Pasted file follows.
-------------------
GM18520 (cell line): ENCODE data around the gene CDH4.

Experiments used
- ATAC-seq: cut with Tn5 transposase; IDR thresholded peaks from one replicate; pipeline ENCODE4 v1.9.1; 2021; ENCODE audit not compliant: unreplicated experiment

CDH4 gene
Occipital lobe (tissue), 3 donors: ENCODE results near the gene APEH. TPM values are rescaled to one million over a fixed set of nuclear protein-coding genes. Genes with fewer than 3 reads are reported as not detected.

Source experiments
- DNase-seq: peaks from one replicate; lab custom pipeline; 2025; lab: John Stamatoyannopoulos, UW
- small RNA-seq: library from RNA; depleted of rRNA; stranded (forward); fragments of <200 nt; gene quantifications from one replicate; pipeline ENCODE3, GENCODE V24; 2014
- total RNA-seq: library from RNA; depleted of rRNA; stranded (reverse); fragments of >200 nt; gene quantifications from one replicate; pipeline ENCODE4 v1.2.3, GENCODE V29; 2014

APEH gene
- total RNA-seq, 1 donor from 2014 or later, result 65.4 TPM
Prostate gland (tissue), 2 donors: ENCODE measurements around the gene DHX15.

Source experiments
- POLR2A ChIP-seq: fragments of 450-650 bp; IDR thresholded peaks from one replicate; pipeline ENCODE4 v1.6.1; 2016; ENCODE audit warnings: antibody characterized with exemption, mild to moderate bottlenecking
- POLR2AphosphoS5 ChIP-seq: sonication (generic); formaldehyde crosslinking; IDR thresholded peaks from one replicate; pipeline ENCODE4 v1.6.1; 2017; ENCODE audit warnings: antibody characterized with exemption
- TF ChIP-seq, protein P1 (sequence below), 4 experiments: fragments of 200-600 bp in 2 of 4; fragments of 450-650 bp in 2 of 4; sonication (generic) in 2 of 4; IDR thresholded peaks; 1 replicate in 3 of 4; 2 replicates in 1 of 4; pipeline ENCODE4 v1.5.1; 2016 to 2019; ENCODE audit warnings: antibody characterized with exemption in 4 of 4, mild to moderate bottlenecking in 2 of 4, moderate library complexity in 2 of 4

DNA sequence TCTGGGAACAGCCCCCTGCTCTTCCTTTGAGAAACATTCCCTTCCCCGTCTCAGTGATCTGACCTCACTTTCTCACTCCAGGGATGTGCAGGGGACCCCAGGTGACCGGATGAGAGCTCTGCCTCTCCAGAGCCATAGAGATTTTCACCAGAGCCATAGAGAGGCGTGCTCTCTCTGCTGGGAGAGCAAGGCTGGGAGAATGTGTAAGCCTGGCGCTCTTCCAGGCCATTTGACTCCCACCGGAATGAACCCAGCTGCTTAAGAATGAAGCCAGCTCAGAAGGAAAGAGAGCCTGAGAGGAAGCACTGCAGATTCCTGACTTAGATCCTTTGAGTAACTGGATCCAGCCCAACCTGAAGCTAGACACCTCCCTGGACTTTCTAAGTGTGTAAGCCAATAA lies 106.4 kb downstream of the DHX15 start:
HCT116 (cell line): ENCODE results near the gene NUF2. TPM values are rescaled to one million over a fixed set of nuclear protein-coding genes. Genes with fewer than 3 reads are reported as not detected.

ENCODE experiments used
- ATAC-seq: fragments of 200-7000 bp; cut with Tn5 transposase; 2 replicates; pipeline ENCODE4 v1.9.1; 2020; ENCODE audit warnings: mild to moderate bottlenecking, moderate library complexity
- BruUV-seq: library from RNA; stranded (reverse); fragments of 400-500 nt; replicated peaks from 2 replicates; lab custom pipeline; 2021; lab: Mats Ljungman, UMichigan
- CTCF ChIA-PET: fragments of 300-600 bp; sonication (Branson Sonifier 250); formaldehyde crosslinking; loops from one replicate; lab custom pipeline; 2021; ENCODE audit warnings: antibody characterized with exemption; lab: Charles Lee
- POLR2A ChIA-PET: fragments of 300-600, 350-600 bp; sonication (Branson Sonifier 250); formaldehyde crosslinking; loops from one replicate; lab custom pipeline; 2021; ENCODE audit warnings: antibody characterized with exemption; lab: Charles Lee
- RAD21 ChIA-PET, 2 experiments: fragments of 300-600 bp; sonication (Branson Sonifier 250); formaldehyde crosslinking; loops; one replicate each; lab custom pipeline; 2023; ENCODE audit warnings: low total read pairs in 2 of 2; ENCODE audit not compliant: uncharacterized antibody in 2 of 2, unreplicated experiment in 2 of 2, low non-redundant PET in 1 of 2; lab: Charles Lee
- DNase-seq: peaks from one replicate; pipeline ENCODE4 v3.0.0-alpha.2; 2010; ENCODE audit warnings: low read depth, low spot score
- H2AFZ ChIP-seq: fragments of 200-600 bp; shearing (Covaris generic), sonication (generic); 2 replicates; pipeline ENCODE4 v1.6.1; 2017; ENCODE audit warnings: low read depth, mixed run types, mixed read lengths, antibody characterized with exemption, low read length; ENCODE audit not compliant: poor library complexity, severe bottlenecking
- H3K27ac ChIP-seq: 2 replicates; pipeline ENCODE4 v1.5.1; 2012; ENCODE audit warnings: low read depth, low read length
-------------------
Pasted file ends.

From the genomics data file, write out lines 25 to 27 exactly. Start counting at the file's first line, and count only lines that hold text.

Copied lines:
- DNase-seq: peaks from one replicate; pipeline ENCODE4 v3.0.0-alpha.2; 2010; ENCODE audit warnings: low read depth, low spot score
- H2AFZ ChIP-seq: fragments of 200-600 bp; shearing (Covaris generic), sonication (generic); 2 replicates; pipeline ENCODE4 v1.6.1; 2017; ENCODE audit warnings: low read depth, mixed run types, mixed read lengths, antibody characterized with exemption, low read length; ENCODE audit not compliant: poor library complexity, severe bottlenecking
- H3K27ac ChIP-seq: 2 replicates; pipeline ENCODE4 v1.5.1; 2012; ENCODE audit warnings: low read depth, low read length